Clearly from the above verses, quite a part from what they have done or what they are, older people are due our basic respect and honour. They are our link with the past. They are what we build upon for the future. Should righteousness be added to their age then this constitutes a ‘crown of glory’. The apostle Paul appealed to love, to his imprisonment, and to his age in his entreaties with Philemon with respect to the runaway slave Onesimus.
“Yet for love's sake I rather beseech thee, being such an one as Paul the aged, and now also a prisoner of Jesus Christ.” (Philemon 9)

As we grow older, because of the respect age demands, it is important that we live in a manner appropriate to our age, one that reflects the respect due to us. Many ‘oldies’ live as though they were still in their teens or twenties, dress like it, behave like it, think like it, and believe it acceptable. ‘You are only as old as you feel’ is a piece of stupidity much bandied about today and it is used as an excuse for all kinds of nonsensical behaviour. Grandmas who flounce around like teenage floosies, Grandpas who think they are ‘one of the boys’, ought not to be surprised if no one takes them seriously. Respect will have long disappeared over the horizon. It lends credence to the old adage that ‘there is no fool like an old fool’. They do themselves and all elderly people a gross disservice. Things change when we get older. We cannot stave off the inevitable just by pretending to be something we are not. This is idiotic  ‘Beatles’ mentality.

When I get older, losing my hair, many years from now,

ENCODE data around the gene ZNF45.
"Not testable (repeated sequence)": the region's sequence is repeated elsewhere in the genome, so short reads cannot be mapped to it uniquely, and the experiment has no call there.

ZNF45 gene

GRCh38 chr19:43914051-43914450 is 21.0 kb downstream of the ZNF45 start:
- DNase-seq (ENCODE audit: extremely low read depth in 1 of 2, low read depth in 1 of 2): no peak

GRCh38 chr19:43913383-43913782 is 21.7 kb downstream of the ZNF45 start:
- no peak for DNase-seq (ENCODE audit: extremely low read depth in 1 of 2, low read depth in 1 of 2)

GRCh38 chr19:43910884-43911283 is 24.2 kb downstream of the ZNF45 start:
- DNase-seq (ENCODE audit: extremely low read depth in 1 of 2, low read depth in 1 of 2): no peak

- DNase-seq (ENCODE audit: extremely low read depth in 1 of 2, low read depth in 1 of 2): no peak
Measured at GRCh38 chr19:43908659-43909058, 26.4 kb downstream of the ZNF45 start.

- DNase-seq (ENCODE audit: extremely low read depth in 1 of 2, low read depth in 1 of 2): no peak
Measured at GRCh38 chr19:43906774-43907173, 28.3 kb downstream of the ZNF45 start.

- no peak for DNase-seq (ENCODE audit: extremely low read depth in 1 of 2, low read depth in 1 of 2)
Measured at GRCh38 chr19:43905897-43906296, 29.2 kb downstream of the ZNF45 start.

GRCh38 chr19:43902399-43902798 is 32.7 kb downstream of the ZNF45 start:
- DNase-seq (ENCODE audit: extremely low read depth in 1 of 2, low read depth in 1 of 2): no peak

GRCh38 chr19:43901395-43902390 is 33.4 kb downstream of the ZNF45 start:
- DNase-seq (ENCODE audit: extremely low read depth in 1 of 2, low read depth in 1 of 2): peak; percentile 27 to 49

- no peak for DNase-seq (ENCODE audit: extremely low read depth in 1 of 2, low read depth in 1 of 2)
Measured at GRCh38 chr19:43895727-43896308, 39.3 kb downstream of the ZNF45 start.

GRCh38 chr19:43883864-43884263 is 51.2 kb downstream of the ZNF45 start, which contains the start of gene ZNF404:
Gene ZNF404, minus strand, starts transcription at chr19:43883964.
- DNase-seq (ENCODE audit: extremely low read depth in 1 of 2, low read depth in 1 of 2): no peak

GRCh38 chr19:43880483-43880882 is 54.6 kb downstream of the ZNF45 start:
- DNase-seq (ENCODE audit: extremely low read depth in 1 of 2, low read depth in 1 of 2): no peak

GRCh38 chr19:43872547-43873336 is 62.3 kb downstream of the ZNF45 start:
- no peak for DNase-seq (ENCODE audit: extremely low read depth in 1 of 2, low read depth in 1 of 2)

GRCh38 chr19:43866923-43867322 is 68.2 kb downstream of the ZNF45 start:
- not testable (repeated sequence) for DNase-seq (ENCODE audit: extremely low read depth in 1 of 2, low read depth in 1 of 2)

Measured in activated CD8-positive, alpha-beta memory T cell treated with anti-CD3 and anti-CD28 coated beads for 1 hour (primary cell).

Will you still be sending me a Valentine,
Birthday greetings, bottle of wine?
If I'd been out 'till quarter to three, would you lock the door?
Will you still need me, will you still feed me,
When I'm sixty-four?

Sixty-four year-olds behaving like twenty-four year-olds – such people do themselves and all elderly people a gross disservice. Not only do they make themselves look foolish, but they are saying, don’t respect me, I’m not old! This is quite the opposite of what the Bible teaches.
“That the aged men be sober, grave, temperate, sound in faith, in charity, in patience. The aged women likewise, that they be in behaviour as becometh holiness, not false accusers, not given to much wine, teachers of good things.” (Titus 2:2-3)

The modern family today is less an organic unit, but is more likely to be an aggregate of immature, self-centred, materialistic individuals, both old and young, who in reality care little for the wellbeing of other family members. Under the motto, ‘we have earned it, we shall spend it’, a wrinkled brigade of pensioners with time on their hands, instead of turning to something useful, sally forth in a spending spree of unbridled hedonism – consume it, don’t leave it where it could do others some good. They foolishly imagine life will go on forever and are often not a little surprised when their mortality catches up with them. Perpetual youth is a sad self-deception. Eventually the facelifts and plastic surgery sag and proclaim age with yet more vengeance. Eighty-year-olds in a bikini? Not really.

Then rather than awaiting with some anticipation their passing into the presence of Christ, having no such assurance, with godless Dylan Thomas, many rage against the approaching darkness.
Do not go gentle into that good night,
Old age should burn and rave at the close of day;
Rage, rage against the dying of the light.